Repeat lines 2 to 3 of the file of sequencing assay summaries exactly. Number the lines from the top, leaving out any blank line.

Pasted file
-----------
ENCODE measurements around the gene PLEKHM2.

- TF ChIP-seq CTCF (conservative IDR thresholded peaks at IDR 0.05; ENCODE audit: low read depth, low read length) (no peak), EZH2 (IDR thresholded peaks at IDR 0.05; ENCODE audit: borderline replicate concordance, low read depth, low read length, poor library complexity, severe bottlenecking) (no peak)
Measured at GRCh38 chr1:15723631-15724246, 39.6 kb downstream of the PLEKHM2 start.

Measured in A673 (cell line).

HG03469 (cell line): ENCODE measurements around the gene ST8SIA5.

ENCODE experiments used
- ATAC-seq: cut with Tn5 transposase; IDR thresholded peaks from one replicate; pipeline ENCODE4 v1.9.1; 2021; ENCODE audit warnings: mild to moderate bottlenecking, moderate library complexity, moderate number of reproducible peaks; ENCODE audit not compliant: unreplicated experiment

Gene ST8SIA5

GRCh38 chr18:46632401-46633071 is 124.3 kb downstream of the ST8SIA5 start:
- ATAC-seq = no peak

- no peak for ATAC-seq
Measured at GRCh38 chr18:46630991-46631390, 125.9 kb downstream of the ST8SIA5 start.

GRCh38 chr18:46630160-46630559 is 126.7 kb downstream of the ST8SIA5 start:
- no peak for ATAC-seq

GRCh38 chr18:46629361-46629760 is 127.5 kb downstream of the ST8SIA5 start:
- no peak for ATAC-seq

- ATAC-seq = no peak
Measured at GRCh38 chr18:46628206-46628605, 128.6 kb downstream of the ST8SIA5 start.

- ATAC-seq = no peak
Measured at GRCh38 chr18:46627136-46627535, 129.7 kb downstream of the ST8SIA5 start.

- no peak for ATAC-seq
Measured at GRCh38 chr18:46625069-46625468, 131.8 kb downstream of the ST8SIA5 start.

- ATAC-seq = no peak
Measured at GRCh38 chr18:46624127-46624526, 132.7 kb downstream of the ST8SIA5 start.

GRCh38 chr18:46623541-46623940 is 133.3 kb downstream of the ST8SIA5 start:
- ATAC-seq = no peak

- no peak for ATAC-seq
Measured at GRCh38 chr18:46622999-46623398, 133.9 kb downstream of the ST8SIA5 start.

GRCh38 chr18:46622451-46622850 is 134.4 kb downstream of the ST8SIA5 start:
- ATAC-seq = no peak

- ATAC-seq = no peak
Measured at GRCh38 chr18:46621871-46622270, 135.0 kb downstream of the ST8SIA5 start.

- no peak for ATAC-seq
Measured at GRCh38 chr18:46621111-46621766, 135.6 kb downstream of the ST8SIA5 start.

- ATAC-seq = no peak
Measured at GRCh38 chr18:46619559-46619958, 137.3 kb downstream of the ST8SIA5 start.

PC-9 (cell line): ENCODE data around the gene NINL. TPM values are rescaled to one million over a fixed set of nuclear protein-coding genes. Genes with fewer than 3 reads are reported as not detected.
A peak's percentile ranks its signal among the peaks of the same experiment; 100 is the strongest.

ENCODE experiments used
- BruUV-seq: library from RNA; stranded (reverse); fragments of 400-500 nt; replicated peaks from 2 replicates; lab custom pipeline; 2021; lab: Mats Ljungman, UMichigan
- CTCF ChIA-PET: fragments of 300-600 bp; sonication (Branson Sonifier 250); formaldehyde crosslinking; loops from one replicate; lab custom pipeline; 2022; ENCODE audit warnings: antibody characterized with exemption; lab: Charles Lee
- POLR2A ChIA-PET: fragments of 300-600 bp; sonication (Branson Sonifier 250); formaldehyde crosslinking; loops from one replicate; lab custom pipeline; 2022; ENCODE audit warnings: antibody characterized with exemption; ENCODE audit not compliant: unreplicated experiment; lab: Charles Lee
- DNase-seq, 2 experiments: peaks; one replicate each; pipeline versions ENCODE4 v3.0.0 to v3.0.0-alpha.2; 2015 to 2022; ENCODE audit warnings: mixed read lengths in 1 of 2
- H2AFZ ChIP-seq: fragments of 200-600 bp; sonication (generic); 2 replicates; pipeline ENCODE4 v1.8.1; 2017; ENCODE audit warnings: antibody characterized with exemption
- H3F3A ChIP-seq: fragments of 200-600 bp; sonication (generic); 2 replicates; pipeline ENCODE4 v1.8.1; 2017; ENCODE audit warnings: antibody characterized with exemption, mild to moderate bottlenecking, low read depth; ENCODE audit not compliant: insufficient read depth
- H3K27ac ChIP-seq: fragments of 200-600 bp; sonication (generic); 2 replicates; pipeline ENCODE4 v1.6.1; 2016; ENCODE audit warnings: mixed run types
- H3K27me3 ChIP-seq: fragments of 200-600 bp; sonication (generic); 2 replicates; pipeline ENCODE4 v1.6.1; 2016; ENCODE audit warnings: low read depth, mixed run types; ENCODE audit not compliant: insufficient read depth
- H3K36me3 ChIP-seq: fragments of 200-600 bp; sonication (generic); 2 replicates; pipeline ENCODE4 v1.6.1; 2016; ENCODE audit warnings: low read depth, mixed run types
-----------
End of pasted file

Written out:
- TF ChIP-seq CTCF (conservative IDR thresholded peaks at IDR 0.05; ENCODE audit: low read depth, low read length) (no peak), EZH2 (IDR thresholded peaks at IDR 0.05; ENCODE audit: borderline replicate concordance, low read depth, low read length, poor library complexity, severe bottlenecking) (no peak)
Measured at GRCh38 chr1:15723631-15724246, 39.6 kb downstream of the PLEKHM2 start.